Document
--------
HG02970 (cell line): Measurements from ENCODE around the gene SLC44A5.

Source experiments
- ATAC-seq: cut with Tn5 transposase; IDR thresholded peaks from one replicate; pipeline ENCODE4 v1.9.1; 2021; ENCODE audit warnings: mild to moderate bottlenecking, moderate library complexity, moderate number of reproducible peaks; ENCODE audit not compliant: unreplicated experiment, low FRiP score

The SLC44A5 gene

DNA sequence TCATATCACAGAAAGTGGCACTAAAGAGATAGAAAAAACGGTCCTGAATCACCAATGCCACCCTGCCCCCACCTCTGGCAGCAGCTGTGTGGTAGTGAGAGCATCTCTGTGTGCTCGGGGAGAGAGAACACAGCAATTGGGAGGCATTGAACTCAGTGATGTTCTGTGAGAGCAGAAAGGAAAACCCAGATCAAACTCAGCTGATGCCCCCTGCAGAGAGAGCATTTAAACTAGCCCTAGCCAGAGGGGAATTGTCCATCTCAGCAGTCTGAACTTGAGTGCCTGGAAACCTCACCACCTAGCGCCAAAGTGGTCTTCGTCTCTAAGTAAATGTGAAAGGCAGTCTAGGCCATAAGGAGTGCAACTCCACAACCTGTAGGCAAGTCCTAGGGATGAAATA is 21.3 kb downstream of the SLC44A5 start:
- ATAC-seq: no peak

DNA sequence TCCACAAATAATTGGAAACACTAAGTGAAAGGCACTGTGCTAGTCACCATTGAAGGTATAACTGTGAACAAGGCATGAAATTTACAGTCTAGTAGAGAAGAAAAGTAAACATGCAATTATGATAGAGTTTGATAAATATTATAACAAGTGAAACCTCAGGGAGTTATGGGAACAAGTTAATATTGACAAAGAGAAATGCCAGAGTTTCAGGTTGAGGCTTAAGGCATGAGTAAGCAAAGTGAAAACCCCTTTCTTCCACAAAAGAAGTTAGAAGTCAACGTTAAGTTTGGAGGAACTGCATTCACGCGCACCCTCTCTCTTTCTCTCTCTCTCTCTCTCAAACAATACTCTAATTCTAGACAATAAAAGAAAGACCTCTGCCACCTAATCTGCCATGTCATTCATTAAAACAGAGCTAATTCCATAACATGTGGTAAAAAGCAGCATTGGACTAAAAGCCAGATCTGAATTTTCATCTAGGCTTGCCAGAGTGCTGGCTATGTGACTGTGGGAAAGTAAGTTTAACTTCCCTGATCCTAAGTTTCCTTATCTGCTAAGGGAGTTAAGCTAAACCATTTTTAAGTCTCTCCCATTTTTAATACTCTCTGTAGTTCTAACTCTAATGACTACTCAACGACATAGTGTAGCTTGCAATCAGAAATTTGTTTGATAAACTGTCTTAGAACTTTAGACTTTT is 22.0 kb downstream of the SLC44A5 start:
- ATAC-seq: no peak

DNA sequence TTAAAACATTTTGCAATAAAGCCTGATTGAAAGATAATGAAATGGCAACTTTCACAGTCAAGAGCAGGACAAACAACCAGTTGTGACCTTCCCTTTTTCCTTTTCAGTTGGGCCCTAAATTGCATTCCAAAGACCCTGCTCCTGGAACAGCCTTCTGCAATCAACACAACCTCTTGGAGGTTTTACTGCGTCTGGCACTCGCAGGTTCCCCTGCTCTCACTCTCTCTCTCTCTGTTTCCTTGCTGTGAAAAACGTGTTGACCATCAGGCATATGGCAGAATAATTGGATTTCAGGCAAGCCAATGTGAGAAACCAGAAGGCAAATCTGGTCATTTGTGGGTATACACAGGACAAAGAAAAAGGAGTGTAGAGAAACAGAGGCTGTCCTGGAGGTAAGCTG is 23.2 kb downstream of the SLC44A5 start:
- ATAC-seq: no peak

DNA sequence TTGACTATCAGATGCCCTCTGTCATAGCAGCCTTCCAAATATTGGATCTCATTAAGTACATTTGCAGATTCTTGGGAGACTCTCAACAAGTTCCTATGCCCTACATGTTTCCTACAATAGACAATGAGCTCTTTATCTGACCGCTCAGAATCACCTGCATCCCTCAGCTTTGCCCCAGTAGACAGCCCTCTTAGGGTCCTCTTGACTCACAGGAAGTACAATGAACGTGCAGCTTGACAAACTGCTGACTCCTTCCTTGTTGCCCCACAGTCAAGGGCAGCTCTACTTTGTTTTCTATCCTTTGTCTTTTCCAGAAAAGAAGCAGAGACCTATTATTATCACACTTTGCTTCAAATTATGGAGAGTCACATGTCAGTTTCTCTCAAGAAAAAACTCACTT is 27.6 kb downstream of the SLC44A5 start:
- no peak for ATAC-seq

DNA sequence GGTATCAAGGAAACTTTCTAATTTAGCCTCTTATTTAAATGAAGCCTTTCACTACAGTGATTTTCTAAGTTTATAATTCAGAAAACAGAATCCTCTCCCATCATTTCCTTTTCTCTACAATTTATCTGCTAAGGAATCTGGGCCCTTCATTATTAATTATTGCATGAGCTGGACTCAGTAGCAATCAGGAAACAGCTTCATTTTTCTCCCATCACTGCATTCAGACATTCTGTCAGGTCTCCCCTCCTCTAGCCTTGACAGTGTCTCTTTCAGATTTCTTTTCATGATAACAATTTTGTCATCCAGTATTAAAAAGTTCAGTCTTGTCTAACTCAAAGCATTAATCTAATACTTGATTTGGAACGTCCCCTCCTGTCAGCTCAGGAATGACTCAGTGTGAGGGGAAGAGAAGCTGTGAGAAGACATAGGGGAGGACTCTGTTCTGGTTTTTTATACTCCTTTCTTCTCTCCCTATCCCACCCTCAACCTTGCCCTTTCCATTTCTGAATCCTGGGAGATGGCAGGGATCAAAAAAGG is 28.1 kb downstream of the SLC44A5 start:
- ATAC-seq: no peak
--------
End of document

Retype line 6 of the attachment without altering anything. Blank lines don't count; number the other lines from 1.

- ATAC-seq: no peak